FRANCESCO D’ALESSIO reflects on the burial crisis and identity loss in the contemporary city.

Cemeteries and graveyards resemble cities and villages. Graves are like buildings and the space around them like streets. When walking through a cemetery, we may even think the same things that we think in cities. Rem Koolhaas, for instance, writes in S,M,L,XL (1995), ‘Now that I have grown old, I have the feeling, when walking through a cemetery, that I am apartment hunting.’

The cemetery is everyone’s future city. As with any city, its identity is not static and its existence not safe. Our right to it is not to be taken for granted; it greatly depends on financial and social status. Throughout history, the architecture of cities and cemeteries have evolved and adapted to the demands of an ever changing culture. As of today, we are at a standstill, and just like the modern city, the cemetery is facing significant issues too, such as overcrowding and lack of space.

Carl Randall, ‘Waterloo Bridge, London’, 2018. Photo courtesy of

Anyone who moves to London is most likely familiar with the frustration of struggling to secure some sort of affordable accommodation: given the city’s saturated urban fabric and the population increasing on a daily basis, it is challenging to find an available room, let alone an affordable one. Anyone who dies in London faces very similar challenges in the cemetery. After all, if there’s not enough space for us in the city whilst we’re alive, how can there be enough space for us when we’re dead and we matter even less?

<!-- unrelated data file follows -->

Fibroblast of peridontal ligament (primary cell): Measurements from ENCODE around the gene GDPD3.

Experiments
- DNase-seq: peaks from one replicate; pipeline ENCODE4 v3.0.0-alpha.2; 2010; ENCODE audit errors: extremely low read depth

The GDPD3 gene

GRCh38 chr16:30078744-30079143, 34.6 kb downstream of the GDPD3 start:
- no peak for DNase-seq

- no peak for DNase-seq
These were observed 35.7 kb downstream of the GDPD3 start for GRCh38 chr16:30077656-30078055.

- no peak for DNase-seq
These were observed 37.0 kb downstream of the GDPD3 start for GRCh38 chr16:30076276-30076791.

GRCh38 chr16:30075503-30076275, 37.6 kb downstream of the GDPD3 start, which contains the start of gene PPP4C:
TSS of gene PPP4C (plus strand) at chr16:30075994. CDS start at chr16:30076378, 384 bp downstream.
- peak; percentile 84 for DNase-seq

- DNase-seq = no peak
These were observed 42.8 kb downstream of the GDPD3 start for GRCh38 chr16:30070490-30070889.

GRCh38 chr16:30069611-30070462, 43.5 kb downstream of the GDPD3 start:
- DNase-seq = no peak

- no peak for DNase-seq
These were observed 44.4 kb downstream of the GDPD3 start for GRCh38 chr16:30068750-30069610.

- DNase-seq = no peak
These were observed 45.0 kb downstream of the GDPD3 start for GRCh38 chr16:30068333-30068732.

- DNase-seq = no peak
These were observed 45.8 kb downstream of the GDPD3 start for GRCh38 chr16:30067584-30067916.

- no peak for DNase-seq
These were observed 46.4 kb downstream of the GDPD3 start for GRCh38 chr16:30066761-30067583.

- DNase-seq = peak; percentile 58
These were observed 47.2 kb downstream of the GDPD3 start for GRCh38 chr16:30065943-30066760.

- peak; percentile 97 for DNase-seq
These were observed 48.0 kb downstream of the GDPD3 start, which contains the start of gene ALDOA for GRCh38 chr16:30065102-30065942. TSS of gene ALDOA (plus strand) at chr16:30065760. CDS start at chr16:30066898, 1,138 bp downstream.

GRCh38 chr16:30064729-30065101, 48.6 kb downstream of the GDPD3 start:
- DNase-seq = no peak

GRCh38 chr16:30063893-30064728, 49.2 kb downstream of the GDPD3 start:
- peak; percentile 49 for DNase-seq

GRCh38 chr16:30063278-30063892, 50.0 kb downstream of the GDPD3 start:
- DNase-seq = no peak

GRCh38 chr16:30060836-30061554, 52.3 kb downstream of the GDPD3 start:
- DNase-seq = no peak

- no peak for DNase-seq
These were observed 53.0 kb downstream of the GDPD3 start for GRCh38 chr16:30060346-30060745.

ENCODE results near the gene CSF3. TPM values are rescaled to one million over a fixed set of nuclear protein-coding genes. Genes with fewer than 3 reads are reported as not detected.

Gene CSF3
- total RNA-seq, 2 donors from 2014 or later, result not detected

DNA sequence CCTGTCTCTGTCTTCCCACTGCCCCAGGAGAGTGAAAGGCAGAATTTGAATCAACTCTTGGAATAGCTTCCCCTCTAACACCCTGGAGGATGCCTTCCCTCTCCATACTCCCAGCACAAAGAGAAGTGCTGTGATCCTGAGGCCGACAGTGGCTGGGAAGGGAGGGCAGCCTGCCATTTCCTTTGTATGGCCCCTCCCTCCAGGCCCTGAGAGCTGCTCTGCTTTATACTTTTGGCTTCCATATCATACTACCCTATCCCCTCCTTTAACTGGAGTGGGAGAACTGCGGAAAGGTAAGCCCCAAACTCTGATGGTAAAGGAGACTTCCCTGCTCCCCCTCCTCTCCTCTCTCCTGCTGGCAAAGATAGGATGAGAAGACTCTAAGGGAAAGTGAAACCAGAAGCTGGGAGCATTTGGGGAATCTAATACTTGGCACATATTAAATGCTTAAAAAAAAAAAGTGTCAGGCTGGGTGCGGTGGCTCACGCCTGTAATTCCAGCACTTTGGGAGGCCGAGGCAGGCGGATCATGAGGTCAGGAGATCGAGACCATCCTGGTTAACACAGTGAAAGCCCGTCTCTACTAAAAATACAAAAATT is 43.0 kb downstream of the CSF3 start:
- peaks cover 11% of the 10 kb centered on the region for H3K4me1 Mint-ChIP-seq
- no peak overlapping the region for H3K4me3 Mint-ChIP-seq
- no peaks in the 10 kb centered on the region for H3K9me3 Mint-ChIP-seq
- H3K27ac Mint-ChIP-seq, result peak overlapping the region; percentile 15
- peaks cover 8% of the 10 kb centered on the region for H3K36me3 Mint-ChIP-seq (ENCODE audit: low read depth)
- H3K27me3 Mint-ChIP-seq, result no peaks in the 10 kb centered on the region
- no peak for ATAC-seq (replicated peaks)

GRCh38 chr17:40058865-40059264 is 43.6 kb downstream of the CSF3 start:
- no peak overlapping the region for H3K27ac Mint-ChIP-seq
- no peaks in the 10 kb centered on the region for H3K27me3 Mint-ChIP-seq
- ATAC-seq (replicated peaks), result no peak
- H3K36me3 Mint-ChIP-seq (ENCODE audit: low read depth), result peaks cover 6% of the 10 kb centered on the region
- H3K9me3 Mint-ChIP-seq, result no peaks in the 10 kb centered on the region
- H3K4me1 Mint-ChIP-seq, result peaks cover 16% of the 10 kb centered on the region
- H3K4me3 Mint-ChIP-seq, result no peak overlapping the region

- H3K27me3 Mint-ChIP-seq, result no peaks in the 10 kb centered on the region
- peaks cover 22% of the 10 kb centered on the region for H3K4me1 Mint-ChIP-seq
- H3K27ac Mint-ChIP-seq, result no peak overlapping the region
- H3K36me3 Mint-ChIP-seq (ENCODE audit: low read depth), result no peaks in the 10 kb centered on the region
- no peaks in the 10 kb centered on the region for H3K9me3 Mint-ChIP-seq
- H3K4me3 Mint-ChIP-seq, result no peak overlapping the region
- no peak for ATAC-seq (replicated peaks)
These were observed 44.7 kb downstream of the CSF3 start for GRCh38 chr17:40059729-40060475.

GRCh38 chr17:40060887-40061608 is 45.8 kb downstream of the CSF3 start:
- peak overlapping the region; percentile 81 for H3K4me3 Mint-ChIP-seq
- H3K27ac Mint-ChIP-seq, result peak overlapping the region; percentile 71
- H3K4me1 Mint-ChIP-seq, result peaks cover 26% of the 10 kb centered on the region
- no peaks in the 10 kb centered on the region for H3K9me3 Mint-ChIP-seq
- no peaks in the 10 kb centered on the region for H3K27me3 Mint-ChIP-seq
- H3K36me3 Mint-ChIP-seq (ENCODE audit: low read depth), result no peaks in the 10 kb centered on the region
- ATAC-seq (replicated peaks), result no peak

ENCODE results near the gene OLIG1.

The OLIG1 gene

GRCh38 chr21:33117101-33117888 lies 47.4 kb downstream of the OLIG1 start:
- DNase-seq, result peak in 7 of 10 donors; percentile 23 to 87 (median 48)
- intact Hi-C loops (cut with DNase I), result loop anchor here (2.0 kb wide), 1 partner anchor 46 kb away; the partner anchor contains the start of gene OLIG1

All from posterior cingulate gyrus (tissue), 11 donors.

Culturally, we have always insisted on a peculiar mode of reverence for the dead, materialised in the traditional cemetery. In times of crisis, when sustainability becomes the utmost priority, we may need to question whether it is still feasible to demand that after we’re gone, a new physical space in our honour is preserved permanently, despite an increasingly depleting environment and congested cities suffocating their living inhabitants.  Although a great number of people choose to be cremated – in the UK this figure is around 80 percent – many cremations still result in burial. Approximately 150,000 new graves are created every year in total, not including the urns stored in columbariums and other above-ground structures in the cemetery: a testament to the undying demand for physical space dedicated to the dead, which now faces a crisis.

Studies predict that in less than 20 years, city cemeteries will be completely full, meaning that no more virgin plots will be available. Getting rid of existing graves to make space for the new currently seems to be the most favoured solution to the burial crisis in the UK. When walking through a cemetery, with this idea in mind, you may begin to question whether you could end up replacing the burial spot of this or that person. You may find yourself fantasising about who will replace your spot once enough decades of residence have elapsed. What’s going to happen to your remains when they get displaced? After years spent moving from flat to flat and job to job, as a young person with little hope of ever settling down, it is amusing to realise that even in death the destiny you’re presented with is just as uncertain, and your identity just as precarious. What ever happened to ‘rest in peace’?